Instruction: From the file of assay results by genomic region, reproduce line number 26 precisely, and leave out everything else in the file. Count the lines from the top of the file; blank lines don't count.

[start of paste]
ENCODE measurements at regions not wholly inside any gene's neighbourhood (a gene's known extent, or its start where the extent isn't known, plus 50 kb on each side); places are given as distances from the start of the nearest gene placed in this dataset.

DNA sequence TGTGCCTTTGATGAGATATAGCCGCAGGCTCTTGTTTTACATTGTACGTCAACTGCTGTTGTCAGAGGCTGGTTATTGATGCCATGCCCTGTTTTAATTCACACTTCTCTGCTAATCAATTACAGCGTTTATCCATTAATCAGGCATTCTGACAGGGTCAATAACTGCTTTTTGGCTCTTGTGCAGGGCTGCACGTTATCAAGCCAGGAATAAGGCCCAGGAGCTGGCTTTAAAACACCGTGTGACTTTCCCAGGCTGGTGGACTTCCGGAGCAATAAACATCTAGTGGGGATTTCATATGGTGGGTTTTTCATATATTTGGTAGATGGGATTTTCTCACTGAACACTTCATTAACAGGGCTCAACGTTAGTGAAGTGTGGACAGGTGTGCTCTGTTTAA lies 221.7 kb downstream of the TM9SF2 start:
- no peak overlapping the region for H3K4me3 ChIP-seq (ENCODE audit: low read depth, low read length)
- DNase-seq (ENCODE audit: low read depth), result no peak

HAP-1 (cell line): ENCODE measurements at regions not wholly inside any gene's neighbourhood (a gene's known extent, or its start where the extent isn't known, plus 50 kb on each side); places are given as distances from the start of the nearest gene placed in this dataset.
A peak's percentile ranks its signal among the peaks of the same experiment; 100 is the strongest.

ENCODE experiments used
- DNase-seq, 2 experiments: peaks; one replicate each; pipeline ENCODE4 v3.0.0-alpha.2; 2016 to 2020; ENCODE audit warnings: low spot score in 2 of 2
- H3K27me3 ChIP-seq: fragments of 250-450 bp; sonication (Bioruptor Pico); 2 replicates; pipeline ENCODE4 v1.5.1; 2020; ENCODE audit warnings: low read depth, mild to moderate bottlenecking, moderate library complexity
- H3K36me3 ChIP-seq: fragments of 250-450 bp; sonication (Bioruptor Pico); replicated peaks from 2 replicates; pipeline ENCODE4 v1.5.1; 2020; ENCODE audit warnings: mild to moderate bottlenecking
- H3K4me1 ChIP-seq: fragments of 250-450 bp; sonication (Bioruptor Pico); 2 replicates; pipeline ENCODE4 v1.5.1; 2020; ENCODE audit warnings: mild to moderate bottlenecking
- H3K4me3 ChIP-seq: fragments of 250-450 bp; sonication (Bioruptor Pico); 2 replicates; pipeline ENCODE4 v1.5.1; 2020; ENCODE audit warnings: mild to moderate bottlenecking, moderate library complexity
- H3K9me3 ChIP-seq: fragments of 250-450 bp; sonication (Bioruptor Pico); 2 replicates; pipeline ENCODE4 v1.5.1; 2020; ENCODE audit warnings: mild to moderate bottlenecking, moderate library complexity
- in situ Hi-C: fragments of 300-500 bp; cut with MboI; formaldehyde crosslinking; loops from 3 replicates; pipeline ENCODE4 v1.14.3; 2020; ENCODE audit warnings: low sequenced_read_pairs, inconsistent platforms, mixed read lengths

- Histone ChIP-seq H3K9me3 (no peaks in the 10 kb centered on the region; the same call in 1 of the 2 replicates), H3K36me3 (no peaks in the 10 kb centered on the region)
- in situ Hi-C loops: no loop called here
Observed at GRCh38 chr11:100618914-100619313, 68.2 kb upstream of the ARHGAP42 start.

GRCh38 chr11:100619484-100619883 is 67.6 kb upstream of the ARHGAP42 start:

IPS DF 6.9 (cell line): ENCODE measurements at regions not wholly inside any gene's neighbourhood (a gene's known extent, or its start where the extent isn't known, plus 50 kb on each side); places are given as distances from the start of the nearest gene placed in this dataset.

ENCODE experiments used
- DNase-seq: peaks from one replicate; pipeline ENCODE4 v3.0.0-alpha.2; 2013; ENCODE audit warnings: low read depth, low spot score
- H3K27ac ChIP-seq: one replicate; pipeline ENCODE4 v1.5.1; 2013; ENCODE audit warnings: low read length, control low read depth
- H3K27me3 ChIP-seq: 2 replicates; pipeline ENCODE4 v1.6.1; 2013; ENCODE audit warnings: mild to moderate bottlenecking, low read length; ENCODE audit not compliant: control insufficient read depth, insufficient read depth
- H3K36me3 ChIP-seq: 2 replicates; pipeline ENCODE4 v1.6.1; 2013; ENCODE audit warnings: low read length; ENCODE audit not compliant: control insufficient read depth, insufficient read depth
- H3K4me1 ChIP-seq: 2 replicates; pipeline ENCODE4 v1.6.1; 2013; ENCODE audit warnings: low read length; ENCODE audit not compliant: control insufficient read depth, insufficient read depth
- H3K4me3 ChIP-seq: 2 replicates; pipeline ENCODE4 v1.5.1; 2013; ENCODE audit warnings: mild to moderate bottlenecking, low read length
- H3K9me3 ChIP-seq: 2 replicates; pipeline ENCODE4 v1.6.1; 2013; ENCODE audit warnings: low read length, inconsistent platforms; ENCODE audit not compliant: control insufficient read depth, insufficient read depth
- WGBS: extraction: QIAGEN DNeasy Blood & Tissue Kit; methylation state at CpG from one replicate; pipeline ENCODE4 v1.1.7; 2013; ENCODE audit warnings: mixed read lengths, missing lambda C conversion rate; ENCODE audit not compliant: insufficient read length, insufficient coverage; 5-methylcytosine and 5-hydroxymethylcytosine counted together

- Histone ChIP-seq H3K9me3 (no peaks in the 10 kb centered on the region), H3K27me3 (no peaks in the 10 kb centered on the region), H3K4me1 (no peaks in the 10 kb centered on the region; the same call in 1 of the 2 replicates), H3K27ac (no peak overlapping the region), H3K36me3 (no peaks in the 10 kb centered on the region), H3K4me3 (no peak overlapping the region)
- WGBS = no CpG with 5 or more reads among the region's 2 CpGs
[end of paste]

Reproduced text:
- H3K4me3 ChIP-seq: 2 replicates; pipeline ENCODE4 v1.5.1; 2013; ENCODE audit warnings: mild to moderate bottlenecking, low read length